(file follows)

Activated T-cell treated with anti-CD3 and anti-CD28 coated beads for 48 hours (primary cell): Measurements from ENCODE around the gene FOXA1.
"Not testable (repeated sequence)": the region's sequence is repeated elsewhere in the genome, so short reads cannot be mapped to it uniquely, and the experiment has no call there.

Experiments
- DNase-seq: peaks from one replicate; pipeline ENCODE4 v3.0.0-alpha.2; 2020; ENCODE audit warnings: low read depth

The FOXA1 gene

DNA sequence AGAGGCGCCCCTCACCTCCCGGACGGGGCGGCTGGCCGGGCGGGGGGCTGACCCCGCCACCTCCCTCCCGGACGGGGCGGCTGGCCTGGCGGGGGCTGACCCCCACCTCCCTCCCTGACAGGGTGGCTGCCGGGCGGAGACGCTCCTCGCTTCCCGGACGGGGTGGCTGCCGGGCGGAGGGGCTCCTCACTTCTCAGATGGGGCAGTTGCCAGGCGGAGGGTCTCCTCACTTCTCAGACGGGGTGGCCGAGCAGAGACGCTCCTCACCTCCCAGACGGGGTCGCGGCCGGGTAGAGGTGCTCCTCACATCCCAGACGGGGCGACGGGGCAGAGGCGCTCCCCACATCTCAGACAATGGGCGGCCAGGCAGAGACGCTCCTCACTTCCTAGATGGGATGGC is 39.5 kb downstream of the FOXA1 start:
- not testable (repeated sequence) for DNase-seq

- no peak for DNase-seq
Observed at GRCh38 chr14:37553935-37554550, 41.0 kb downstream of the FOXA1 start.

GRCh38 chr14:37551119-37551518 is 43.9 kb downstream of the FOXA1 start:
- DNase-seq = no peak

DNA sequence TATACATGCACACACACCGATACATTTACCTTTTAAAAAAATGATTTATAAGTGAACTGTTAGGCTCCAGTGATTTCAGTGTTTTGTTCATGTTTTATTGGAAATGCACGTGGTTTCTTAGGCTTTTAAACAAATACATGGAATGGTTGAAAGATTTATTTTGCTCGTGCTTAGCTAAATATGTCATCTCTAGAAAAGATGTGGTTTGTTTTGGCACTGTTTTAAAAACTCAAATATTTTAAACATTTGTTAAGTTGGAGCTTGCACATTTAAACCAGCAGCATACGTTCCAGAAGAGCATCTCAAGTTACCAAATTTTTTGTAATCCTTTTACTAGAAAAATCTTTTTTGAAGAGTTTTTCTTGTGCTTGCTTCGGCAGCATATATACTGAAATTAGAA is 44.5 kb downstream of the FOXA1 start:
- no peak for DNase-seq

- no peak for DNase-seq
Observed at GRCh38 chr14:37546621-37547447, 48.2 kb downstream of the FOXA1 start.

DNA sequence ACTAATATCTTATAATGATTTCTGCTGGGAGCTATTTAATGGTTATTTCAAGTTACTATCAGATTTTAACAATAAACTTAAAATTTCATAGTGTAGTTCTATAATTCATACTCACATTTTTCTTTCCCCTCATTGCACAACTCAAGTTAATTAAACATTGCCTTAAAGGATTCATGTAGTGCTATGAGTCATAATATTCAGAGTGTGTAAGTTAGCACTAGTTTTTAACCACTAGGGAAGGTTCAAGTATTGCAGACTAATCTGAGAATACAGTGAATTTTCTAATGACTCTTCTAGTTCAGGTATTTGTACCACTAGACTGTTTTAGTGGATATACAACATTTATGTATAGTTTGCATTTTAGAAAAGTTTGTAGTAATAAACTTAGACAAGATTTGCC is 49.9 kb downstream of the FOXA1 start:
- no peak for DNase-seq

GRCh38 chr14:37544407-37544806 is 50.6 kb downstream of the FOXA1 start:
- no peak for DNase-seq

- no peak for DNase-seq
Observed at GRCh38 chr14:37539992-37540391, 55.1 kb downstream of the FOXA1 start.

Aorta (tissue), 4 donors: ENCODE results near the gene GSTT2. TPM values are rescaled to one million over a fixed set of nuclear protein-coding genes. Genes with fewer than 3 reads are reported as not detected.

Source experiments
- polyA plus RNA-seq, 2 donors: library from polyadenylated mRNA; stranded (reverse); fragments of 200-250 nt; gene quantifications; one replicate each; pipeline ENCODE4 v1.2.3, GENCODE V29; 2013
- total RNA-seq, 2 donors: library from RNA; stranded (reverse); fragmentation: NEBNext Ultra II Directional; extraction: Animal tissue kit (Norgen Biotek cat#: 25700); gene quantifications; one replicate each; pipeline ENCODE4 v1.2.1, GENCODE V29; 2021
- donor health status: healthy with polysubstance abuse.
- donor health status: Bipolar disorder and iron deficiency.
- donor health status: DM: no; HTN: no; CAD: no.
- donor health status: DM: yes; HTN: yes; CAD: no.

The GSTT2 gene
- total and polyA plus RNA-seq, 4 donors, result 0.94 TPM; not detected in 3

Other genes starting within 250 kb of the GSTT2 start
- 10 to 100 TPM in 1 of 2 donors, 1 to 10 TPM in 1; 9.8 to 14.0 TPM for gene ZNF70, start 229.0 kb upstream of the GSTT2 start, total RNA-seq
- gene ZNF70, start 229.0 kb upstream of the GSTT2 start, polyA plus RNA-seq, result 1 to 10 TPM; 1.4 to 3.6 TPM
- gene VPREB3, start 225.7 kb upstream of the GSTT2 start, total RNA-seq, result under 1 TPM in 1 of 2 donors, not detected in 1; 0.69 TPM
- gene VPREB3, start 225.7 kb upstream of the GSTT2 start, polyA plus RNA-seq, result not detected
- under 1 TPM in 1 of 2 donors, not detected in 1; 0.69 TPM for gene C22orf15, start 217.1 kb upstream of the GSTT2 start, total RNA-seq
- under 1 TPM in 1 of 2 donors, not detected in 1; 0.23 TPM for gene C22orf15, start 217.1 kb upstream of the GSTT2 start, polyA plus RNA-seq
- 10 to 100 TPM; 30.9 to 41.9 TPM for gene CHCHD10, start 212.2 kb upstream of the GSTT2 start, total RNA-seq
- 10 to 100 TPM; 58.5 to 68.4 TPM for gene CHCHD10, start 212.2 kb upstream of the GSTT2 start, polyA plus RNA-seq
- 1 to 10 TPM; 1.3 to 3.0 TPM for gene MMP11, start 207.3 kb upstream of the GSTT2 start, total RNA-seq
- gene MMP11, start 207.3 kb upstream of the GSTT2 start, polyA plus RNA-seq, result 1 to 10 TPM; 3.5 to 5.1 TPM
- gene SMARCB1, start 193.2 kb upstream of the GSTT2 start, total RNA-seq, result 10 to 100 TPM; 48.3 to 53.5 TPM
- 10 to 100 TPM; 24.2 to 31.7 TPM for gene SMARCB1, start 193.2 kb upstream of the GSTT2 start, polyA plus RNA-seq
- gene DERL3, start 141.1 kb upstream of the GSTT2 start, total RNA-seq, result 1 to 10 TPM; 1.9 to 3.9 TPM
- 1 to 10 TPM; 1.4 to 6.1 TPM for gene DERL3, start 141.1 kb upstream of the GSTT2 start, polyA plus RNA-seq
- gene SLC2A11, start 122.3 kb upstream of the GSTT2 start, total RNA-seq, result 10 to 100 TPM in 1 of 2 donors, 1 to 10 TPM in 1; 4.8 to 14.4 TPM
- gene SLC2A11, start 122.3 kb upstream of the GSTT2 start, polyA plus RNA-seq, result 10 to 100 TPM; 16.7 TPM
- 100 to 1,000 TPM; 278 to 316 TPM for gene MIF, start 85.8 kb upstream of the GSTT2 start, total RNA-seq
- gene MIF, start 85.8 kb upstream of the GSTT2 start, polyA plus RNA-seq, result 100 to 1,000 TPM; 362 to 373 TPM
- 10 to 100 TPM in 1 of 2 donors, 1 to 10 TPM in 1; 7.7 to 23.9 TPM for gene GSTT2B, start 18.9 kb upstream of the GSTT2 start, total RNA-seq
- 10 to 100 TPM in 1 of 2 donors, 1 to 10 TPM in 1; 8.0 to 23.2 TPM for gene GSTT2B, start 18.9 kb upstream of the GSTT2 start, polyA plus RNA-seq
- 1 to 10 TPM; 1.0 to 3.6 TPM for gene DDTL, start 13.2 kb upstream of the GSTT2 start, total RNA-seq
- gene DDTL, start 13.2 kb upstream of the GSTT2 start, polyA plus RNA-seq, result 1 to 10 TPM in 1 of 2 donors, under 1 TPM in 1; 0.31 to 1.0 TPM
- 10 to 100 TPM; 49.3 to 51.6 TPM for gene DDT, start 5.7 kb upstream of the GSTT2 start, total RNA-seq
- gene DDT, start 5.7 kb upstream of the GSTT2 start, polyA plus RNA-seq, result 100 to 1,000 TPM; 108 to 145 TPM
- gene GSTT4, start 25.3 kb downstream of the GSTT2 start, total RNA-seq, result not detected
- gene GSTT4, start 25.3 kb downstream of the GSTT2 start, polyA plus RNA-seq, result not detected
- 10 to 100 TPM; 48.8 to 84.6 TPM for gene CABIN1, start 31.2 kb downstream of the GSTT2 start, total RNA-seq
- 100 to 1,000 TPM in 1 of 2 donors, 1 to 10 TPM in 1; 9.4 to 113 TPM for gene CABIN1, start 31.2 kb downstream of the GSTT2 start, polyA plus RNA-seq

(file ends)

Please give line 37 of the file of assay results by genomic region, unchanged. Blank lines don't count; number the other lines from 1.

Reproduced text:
- under 1 TPM in 1 of 2 donors, not detected in 1; 0.69 TPM for gene C22orf15, start 217.1 kb upstream of the GSTT2 start, total RNA-seq